Graf Von Faber Castell Ink


Recently, Bert Oser of Bertram’s Inkwell sent samples of Graf Von Faber Castell ink. Unlike many lines, this one is almost thematic with its mellow colors.

The tubes containing the ink are too narrow for my pipettes and test pens so swatches made with swabs will have to do. The colors might be a tad too blue. However, any deviation is miniscule.

Garnet Red is somewhere between the discontinued Mont Blanc Bordeaux and Noodler’s Tiananmen. Hazelnut Brown is similar to Diamine Dark Brown and Moss Green resembles Diamine Woodland Green. Stone Grey is a match for the discontinued Sailor Grey and Cobalt Blue is close to Diamine WES Imperial Blue. Carbon Black looks like J. Herbin Perle Noire though slightly more saturated.

Eventually, Stone Grey and Garnet Red will become replacements for Sailor Grey and Mont Blanc Bordeaux in my collection. Nice to tick that off my To Do List.

What makes this ink line different is the harmonious selection. The lack of purple and orange leaves a hole in the range, but the six offered colors comprise a most useful palette. For many fountain pen fans, this group is all that would be needed to make a complete ink wardrobe.

According to Bertram’s, these are the key points about Graf Von Faber Castell inks:

  1. Permanent for documents
  2. Large size 75ml
  3. Not visible on the back of standard paper
  4. Non-correctable; not removable without traces
  5. UV-resistance: Color still readable after exposure to Ultraviolet light
  6. Fast drying on standard paper
  7. Resistant to certain chemicals and solvents
  8. Water resistant; writing lines still visible after exposure to water.
  9. 6 amazing colors
  10. 2 Light Fast colors Garnet Red and Hazelnut Brown

Retail is $30, but the bottle is attractive and substantial. No accidental tipping over for this design.

Consider Graf Von Faber Castell a premium ink with a commensurate price. For the permanence and resistance to chemicals and solvents as well as the color range, this looks like an excellent ink for business and academic use or anything else for that matter.

Thank you, Bert, for giving me the opportunity to play with these inks. Now I know where to go when I’m ready to purchase a bottle or maybe that will be two. I keep glancing at the grey swatch and thinking it would be just the thing for a certain rhodium trimmed demonstrator that is watching me from its box. Kismet?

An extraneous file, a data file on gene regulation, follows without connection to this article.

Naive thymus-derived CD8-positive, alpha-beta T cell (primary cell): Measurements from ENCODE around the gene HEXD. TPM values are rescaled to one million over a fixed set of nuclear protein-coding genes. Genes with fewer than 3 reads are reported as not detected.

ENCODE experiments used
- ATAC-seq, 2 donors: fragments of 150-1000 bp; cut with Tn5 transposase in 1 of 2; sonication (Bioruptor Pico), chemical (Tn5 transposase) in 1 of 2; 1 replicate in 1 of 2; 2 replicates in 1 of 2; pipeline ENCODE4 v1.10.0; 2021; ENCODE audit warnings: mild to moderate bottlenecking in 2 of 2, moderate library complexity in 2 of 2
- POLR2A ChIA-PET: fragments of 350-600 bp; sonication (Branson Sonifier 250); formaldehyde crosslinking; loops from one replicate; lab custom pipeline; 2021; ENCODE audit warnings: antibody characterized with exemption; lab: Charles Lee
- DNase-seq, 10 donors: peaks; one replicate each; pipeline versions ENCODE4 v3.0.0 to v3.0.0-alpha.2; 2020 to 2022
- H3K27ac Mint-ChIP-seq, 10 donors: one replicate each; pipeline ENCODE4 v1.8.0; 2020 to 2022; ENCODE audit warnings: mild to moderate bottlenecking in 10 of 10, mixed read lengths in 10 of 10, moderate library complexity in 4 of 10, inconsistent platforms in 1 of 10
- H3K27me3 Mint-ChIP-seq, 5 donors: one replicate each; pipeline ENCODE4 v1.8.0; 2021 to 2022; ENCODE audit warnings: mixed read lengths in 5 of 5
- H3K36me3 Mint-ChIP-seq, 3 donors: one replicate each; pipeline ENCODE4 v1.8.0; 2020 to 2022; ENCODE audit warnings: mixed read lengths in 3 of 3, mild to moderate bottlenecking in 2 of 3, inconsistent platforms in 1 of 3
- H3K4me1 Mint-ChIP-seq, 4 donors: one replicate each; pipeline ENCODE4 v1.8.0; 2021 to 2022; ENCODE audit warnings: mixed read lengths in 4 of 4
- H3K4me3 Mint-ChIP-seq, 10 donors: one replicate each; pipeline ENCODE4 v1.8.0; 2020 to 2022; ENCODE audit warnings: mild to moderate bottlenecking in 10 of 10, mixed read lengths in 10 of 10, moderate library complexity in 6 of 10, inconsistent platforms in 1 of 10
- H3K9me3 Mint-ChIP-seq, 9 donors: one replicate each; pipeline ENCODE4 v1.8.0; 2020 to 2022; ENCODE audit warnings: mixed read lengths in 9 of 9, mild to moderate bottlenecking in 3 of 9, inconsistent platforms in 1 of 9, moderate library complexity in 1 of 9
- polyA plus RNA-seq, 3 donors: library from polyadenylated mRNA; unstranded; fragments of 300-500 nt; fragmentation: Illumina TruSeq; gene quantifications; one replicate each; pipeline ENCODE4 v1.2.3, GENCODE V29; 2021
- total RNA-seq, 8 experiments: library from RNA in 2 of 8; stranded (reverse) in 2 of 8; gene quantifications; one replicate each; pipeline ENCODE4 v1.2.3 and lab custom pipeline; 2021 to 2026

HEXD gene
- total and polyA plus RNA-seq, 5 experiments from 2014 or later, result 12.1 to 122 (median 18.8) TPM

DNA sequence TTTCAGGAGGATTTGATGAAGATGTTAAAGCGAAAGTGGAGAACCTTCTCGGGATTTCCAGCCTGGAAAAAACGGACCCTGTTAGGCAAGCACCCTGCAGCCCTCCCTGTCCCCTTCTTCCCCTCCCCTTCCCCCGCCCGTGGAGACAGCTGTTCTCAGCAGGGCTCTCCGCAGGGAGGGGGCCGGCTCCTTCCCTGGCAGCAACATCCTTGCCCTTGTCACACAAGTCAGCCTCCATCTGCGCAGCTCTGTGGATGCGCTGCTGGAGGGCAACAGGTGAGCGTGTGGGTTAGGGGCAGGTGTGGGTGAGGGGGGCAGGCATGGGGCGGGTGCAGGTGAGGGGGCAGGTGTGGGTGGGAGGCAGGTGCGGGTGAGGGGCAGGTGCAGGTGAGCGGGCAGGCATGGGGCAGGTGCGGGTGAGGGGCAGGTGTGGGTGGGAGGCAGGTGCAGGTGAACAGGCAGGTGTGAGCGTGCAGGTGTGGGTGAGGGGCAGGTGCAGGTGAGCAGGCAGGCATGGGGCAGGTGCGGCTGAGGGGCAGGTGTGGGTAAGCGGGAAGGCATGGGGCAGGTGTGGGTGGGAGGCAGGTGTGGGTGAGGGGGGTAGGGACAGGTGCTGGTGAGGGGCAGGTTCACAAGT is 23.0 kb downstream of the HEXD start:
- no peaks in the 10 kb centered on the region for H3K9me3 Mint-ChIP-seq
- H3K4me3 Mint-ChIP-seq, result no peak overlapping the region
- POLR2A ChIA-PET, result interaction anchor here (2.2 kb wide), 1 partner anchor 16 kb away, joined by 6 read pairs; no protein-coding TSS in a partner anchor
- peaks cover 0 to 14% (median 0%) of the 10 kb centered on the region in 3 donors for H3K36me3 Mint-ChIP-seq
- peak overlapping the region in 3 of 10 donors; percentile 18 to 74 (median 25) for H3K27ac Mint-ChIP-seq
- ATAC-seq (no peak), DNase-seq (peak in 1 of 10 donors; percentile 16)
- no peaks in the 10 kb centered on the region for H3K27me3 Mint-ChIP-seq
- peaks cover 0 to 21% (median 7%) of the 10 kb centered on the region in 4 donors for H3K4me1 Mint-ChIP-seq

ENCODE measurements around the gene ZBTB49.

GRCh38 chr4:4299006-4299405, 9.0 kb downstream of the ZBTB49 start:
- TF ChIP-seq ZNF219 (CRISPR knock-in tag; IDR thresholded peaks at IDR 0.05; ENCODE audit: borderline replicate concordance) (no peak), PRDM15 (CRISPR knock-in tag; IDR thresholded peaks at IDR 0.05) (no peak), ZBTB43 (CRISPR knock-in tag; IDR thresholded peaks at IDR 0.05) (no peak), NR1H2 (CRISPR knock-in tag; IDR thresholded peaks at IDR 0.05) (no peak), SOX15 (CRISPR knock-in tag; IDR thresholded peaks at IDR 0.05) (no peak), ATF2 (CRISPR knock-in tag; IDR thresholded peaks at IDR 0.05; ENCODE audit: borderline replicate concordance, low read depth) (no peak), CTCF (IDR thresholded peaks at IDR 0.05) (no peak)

My water test of Graf Von Faber Castell ink.



  1. Isn’t it “stone” grey?

    Sorry just wanted to clarify. It’s definitely on my wish list for sure, but that brown is looking very seasonally appropriate to me now.

    Thanks for the swatches!



    • It sure looks like “stove” on the tube, but I edited the post.


  2. I had no idea these inks were permanant types! This changes everything.


    • Just to see for myself, I made some swatches and applied water with a paintbrush to see what would happen. I’ll post the results when the paper is dry, but the ink held up surprisingly well.


  3. Are you sure all six inks are permanent? I just passed by a Faber Castell shop in Tokyo and only four of them were said to be permanent. The non-permanent ones were the brown and the red.

    I have no experience with these inks. Too expensive in my opinion.

    Thanks for keeping your blog active.



    • Hi Bruno,

      Thanks for posting your query. The statements about the ink’s properties are from Bertram’s Inkwell. I will post my water test results today in a new post. They won’t be scientific, but should suffice on the subject of resistance to water. The red and the brown did hold up less well, but still better than many inks. Whether that will be adequate, depends on the use.

      Now to see whether a photo or scan will show my test results better.



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